Condensing boilers are relatively new in our country and life expectancies are not well documented or published. According to the Chartered Institution of Building Service Engineers, the life expectancy is 15 years for a condensing boiler. According to UK Energy Saving, the estimate is a bit less at between 10 to 15 years. This is about half the life expectancy of a standard boiler. The project would have to generate huge savings to justify paying for two condensing-boiler replacement projects in the life of one standard boiler project.

Installation costs

When comparing a standard efficiency boiler with a condensing boiler, condensing boilers will typically cost 15% to 20% more than standard efficiency boilers.

The installation costs are usually higher for condensing boilers as well. They usually require a new flue to vent the products of combustion. In addition, the flues cannot be combined as they are pressurized and could spill flue gases into the idle boilers. In some instances, the flues have to be stainless steel.

The other consideration is sidewall-venting the new boilers. It is very difficult to meet the International Mechanical Code when venting several boilers through a wall where windows or air inlets are close.


Condensing boilers require more maintenance than standard boilers. The acidic conditions inside condensing boilers cause them to require cleaning much more often than standard boilers. This has to be factored in to the life-cycle costing.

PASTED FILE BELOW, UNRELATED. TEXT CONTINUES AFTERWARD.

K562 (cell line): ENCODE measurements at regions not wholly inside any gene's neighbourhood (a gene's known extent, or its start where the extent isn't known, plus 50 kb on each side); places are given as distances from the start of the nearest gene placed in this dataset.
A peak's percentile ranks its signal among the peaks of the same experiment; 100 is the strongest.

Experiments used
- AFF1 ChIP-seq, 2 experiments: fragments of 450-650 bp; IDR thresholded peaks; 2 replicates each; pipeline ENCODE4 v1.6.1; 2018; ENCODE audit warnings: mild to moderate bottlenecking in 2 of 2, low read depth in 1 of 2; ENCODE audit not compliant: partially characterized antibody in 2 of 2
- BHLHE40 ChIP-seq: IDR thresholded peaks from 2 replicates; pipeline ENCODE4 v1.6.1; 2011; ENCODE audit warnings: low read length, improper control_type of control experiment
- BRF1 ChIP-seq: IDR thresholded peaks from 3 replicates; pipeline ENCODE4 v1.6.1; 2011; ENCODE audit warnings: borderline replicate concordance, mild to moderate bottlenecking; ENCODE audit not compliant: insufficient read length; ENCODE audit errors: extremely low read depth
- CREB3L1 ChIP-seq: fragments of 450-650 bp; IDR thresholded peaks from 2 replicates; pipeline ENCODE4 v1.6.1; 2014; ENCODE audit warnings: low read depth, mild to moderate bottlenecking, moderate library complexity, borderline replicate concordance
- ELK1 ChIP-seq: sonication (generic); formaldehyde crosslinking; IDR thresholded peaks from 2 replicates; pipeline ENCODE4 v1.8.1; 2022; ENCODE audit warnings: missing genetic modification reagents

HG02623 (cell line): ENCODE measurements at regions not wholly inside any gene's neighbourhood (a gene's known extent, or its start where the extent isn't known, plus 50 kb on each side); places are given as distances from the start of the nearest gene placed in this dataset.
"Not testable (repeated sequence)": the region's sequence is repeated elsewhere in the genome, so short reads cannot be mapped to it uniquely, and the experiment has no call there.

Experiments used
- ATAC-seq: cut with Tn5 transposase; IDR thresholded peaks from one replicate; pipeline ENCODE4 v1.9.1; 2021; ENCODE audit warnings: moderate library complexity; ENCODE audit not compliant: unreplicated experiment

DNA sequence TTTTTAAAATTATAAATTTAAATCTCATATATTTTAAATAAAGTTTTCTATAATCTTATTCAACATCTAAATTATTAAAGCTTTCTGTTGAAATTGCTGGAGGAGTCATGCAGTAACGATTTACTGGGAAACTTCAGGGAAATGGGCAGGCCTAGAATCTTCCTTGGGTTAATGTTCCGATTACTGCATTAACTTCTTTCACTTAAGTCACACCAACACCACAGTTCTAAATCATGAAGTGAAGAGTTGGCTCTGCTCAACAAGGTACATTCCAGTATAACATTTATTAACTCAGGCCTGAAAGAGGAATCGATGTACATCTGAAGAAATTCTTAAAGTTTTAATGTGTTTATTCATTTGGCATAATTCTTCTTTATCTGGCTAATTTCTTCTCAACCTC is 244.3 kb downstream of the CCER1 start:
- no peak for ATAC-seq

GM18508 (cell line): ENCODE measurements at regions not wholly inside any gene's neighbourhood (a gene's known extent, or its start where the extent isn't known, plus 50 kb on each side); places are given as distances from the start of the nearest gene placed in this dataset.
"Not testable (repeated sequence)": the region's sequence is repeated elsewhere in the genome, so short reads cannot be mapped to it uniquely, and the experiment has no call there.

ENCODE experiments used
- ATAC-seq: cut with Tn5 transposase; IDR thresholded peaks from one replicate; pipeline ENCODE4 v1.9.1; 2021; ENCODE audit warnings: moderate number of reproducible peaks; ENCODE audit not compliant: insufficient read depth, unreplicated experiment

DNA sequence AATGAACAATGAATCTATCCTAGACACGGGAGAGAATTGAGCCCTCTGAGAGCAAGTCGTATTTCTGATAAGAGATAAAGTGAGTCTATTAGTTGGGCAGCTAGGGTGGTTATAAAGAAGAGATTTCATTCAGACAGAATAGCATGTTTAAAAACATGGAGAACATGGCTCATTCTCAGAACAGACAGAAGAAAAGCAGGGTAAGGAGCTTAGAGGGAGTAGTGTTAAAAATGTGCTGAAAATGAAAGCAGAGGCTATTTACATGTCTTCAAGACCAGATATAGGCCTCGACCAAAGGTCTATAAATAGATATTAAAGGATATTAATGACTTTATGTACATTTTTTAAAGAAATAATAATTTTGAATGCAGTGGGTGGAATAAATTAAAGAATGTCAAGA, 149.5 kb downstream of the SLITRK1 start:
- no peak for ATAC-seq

The cost of parts tends to be higher for condensing boilers than standard boilers as parts are proprietary and only available from the manufacturer.

Condensing boiler. Photo credit Ray Wohlfarth


What if you were able to have a heating system with the efficiency of a condensing boiler while having the longevity of a standard boiler system?

A hybrid system does exactly that; it combines a condensing boiler with a standard efficiency boiler. When the system water temperature is below 140°, the condensing boiler is the lead boiler and the standard one is the lag or backup boiler. When the water temperature is above 140°, the standard boiler is the lead boiler and the condensing boiler is the lag boiler.

There are several advantages to this, including lower fuel costs, reduced installation costs, reduced maintenance costs and longer life.

The first benefit when using condensing boilers in the proper application is that savings of 25% to 30% are common.

The second benefit is reduced installation costs. In a hybrid system, the new standard efficiency boiler should be able to reuse the existing stack or chimney. In addition, the standard boiler will probably not require combustion air vented from the outside as condensing boilers do.

Another benefit is maintenance will be less if half the heating plant is standard efficiency boilers, which have lower maintenance costs.

The last benefit is longer life. If the condensing boiler lasts 15 years as stated above and the standard boiler lasts 30 years, the condensing boiler’s life should be extended when using it as the lag boiler for almost half the winter.